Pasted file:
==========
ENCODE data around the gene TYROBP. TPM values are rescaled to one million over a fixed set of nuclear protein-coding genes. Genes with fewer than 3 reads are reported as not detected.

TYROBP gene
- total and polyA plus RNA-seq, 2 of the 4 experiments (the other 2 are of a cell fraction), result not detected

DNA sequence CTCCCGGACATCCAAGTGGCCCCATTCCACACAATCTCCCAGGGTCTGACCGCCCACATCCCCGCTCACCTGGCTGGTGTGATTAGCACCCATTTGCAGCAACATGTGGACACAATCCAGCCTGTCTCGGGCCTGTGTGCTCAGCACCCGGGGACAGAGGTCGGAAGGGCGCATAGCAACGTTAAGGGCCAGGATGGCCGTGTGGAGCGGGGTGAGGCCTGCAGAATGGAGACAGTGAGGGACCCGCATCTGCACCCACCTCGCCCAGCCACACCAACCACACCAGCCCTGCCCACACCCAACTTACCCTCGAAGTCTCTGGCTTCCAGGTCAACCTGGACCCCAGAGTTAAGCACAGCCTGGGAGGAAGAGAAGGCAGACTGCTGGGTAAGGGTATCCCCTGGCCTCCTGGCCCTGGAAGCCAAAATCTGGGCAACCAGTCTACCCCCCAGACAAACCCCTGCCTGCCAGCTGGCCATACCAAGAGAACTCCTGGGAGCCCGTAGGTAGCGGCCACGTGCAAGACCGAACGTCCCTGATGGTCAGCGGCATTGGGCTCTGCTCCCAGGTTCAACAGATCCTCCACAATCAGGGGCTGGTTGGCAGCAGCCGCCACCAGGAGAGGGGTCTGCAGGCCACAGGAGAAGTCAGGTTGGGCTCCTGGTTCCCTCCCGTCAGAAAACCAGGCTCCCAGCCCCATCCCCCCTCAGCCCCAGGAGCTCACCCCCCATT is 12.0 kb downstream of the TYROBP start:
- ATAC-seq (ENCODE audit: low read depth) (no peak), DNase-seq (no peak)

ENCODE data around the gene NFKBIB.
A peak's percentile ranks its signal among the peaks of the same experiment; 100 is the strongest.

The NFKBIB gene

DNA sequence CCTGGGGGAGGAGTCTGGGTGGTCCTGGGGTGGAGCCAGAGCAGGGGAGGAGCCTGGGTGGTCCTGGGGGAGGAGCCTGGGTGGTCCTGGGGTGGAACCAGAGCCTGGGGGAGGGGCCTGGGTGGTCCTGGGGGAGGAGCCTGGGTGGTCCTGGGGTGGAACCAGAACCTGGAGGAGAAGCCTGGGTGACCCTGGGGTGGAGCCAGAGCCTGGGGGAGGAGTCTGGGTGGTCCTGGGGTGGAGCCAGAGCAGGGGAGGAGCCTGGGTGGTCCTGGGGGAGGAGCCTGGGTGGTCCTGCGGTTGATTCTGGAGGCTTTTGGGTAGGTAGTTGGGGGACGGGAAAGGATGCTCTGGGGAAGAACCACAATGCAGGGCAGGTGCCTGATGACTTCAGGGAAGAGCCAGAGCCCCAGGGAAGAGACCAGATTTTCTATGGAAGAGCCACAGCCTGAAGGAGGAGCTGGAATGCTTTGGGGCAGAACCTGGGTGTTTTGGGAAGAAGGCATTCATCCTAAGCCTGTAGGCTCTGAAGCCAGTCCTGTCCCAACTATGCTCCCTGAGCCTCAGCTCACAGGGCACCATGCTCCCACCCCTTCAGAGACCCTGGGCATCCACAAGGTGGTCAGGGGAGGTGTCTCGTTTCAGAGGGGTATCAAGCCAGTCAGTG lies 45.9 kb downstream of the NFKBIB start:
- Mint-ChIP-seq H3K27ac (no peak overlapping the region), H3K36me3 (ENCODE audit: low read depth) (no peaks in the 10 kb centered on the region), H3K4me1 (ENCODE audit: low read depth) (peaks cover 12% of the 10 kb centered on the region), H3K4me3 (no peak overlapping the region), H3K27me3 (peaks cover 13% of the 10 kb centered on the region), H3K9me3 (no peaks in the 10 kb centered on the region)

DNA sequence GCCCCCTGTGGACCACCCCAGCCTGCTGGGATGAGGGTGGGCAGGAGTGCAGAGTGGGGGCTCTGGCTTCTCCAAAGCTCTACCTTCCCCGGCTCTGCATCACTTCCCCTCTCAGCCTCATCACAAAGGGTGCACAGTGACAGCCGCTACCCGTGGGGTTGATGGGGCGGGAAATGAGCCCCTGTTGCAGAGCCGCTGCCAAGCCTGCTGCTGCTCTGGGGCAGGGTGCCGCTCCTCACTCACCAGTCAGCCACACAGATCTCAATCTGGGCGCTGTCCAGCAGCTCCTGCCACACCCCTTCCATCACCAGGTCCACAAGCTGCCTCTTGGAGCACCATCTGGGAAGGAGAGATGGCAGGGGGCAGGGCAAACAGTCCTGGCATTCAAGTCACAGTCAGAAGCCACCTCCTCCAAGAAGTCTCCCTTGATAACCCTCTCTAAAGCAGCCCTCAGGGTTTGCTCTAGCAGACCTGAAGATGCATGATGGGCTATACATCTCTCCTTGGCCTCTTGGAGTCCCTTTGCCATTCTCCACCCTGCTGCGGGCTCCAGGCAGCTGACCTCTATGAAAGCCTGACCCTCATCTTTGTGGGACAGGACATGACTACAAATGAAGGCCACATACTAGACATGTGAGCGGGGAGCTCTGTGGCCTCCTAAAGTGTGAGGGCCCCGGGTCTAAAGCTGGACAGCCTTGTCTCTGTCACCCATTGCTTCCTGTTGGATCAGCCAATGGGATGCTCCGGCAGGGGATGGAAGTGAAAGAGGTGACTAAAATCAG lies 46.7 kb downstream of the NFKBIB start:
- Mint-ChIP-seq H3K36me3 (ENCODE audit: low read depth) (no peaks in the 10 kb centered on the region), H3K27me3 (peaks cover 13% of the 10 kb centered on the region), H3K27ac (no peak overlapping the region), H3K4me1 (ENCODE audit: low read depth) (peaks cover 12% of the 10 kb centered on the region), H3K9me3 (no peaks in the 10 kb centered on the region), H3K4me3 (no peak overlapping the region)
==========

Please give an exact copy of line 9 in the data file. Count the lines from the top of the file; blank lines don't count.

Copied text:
DNA sequence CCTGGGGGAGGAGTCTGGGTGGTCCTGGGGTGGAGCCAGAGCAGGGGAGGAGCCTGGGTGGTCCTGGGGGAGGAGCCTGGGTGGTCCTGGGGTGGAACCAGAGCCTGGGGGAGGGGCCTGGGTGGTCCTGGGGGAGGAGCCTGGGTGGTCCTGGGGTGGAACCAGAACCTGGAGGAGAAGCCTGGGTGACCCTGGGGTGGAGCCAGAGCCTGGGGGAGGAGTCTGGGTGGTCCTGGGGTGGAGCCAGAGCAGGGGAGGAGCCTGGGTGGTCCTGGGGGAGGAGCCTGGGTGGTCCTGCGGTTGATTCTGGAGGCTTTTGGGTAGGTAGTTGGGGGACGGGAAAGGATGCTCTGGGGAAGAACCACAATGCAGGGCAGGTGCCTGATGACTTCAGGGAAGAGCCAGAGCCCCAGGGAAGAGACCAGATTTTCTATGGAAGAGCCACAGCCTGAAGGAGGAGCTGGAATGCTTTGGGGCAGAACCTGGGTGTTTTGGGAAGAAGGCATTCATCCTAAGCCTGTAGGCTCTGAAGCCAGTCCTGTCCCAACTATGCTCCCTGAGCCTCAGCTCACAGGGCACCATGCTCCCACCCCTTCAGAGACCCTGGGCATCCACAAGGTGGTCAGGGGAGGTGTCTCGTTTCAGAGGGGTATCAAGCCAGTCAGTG lies 45.9 kb downstream of the NFKBIB start: